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Getting Paid for the Gift of Life: Donating Sperm

Today’s side hustle is a bit on the strange side, but if you are “up” for it it’s one that could net you pretty big bucks. I’m here today to talk about donating sperm for money and yes this is a serious way to improve your finances. I know this is more specific to the guys out there, but don’t worry ladies you will get your chance tomorrow.

The truth of the matter is that there are plenty of women out there who are struggling to get pregnant, either with their partner or as singles, and they are more than willing to pay a hefty premium to get some good genetic material. If you meet the criteria set by the sperm banks you could potentially be looking at as much as $18,720 extra dosh per year. That’s enough to fully fund your 401(k) with a bit left over for fun money.

While this may sound like a great deal don’t get too excited yet. It certainly isn’t all fun and games and you will be working for your money, no matter what you might think.

Getting Started Donating Sperm for Money

The first thing you will need to do is find a sperm bank in your area. Most banks want their donors to live within a 1 hour drive from the facility, so there’s a good chance that alone will rule many of you out. There’s a large database of sperm banks located here

You should start by giving them a call during which they will ask you a set of questions to determine if it is worth your time and theirs to have you come in to the sperm bank. Some of the qualifications they are looking for may include (these differ from bank to bank)

  • Male between the ages of 18 and 44
  • Specific hair or eye color
  • Height over 6 feet tall
  • Caucasian
  • Minimum high school graduate. Bonus points for college education and masters or doctoral degrees.
  • No addictions or criminal history
  • Special talents such as mathematics, music, sciences, athletics, etc.

If everything checks out during the call they will set you up with an appointment to come down to the sperm bank for a more detailed grilling questionnaire.

Let the Questions Begin

When you arrive at the sperm bank you will be expected to fill out lengthy and detailed questionnaires, not just about your health and medical history, but about the health and medical history of everyone in your family (parents, grandparents, siblings, aunts, uncles) going back at least 3 and sometimes 4 generations. There are over 50 genetic and medical conditions that can disqualify you as a donor, have a look at a sample questionnaire here.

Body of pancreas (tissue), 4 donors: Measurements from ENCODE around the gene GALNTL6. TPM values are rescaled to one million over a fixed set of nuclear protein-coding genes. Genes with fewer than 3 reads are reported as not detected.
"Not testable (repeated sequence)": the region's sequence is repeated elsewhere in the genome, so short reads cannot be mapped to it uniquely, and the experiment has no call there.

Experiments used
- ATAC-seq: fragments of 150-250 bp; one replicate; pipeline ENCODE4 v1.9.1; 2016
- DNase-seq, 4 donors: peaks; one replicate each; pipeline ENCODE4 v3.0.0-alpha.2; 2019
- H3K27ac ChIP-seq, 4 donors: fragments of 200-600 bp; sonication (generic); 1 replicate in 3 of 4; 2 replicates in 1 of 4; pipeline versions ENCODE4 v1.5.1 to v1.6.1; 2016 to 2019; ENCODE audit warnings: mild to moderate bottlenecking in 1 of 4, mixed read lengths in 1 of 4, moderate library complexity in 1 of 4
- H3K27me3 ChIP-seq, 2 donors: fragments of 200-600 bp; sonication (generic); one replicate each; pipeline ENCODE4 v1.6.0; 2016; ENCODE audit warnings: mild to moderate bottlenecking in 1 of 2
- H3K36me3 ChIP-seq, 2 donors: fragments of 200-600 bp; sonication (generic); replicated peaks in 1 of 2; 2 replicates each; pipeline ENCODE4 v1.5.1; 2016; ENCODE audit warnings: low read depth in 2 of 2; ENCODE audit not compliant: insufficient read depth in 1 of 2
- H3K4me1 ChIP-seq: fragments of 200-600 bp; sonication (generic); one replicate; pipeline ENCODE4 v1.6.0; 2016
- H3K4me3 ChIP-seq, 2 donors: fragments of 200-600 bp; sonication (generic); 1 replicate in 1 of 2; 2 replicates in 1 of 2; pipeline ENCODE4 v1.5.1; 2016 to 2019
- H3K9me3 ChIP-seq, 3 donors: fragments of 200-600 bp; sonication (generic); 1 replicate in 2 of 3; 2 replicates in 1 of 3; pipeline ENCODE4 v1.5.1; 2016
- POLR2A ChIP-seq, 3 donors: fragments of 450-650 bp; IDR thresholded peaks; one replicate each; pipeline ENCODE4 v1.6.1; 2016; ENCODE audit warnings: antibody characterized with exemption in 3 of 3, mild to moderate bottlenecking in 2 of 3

Anything from a history of genetic diseases like Crohn’s or Parkinson’s to something as minor as a food allergy can remove you from the acceptable pool or donors. If you have ever had any STD at all don’t even bother to start the process, you will be disapproved. If you can’t provide a detailed enough history, that can disqualify you as well. And don’t think you are off the hook once you are finished filling out the questionnaires because there is a very good chance you will get a follow up call to delve more deeply into any medical anomalies in any of your or your relatives past.

Assuming you can make it past this grueling screening process the next step will be to bring you back to the sperm bank for an interview. Yeah this is a real job and you will have to undergo an interview process before being hired.

Getting the Job

If you’ve made it this far congratulations! The vast majority of wannabe sperm donors have been culled from the herd before this and you are the “cream” of the crop. After a basic physical and some blood samples (similar to what you would give when donating blood or plasma), you will be escorted into a room for the job interview.

Believe it or not the interviewer will ask you similar questions to what you would experience on any job interview. What are your strengths and weaknesses, where do you see yourself after 5 years, why do you think you would be a good fit with the bank, etc. If you impress the interviewer suitably you’ll move on to the next phase, samples.

You aren’t out of the woods yet as these sample deposits will be used to determine if your little swimmers have what it takes. They will be evaluated for total sperm count (higher is better), motility (they want strong swimmers) and morphology (two heads are not always better than one). Be warned that even though you are one of the top candidates at this point, between 50 and 90 percent of candidates who made it this far are eliminated based on their samples.